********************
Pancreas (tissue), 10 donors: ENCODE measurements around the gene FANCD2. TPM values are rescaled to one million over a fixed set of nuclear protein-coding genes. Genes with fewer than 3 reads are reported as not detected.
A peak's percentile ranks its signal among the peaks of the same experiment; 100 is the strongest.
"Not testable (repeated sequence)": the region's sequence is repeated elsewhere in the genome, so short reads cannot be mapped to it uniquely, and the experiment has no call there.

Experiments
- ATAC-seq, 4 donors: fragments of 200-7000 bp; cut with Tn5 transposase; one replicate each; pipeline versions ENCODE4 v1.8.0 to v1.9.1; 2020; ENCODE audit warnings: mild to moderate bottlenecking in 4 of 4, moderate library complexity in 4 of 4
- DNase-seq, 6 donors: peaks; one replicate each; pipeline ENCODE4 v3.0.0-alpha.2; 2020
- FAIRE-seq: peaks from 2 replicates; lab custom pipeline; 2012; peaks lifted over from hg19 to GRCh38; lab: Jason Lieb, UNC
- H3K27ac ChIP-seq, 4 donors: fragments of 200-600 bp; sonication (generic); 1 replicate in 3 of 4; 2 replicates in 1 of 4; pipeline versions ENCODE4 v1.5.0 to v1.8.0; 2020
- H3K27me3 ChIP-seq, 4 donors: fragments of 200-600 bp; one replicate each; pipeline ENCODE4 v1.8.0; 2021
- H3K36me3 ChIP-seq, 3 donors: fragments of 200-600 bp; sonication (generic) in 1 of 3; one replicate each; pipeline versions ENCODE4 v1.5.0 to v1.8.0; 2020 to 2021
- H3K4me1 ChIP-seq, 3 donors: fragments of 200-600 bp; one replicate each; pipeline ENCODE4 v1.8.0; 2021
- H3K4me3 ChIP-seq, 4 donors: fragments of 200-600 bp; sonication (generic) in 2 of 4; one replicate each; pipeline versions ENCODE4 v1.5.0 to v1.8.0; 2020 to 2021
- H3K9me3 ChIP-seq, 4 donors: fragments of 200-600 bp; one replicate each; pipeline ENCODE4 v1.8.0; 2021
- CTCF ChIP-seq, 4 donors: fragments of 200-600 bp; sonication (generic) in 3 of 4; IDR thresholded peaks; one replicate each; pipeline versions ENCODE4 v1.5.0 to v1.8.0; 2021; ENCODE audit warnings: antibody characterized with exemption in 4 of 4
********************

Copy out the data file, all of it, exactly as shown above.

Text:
Pancreas (tissue), 10 donors: ENCODE measurements around the gene FANCD2. TPM values are rescaled to one million over a fixed set of nuclear protein-coding genes. Genes with fewer than 3 reads are reported as not detected.
A peak's percentile ranks its signal among the peaks of the same experiment; 100 is the strongest.
"Not testable (repeated sequence)": the region's sequence is repeated elsewhere in the genome, so short reads cannot be mapped to it uniquely, and the experiment has no call there.

Experiments
- ATAC-seq, 4 donors: fragments of 200-7000 bp; cut with Tn5 transposase; one replicate each; pipeline versions ENCODE4 v1.8.0 to v1.9.1; 2020; ENCODE audit warnings: mild to moderate bottlenecking in 4 of 4, moderate library complexity in 4 of 4
- DNase-seq, 6 donors: peaks; one replicate each; pipeline ENCODE4 v3.0.0-alpha.2; 2020
- FAIRE-seq: peaks from 2 replicates; lab custom pipeline; 2012; peaks lifted over from hg19 to GRCh38; lab: Jason Lieb, UNC
- H3K27ac ChIP-seq, 4 donors: fragments of 200-600 bp; sonication (generic); 1 replicate in 3 of 4; 2 replicates in 1 of 4; pipeline versions ENCODE4 v1.5.0 to v1.8.0; 2020
- H3K27me3 ChIP-seq, 4 donors: fragments of 200-600 bp; one replicate each; pipeline ENCODE4 v1.8.0; 2021
- H3K36me3 ChIP-seq, 3 donors: fragments of 200-600 bp; sonication (generic) in 1 of 3; one replicate each; pipeline versions ENCODE4 v1.5.0 to v1.8.0; 2020 to 2021
- H3K4me1 ChIP-seq, 3 donors: fragments of 200-600 bp; one replicate each; pipeline ENCODE4 v1.8.0; 2021
- H3K4me3 ChIP-seq, 4 donors: fragments of 200-600 bp; sonication (generic) in 2 of 4; one replicate each; pipeline versions ENCODE4 v1.5.0 to v1.8.0; 2020 to 2021
- H3K9me3 ChIP-seq, 4 donors: fragments of 200-600 bp; one replicate each; pipeline ENCODE4 v1.8.0; 2021
- CTCF ChIP-seq, 4 donors: fragments of 200-600 bp; sonication (generic) in 3 of 4; IDR thresholded peaks; one replicate each; pipeline versions ENCODE4 v1.5.0 to v1.8.0; 2021; ENCODE audit warnings: antibody characterized with exemption in 4 of 4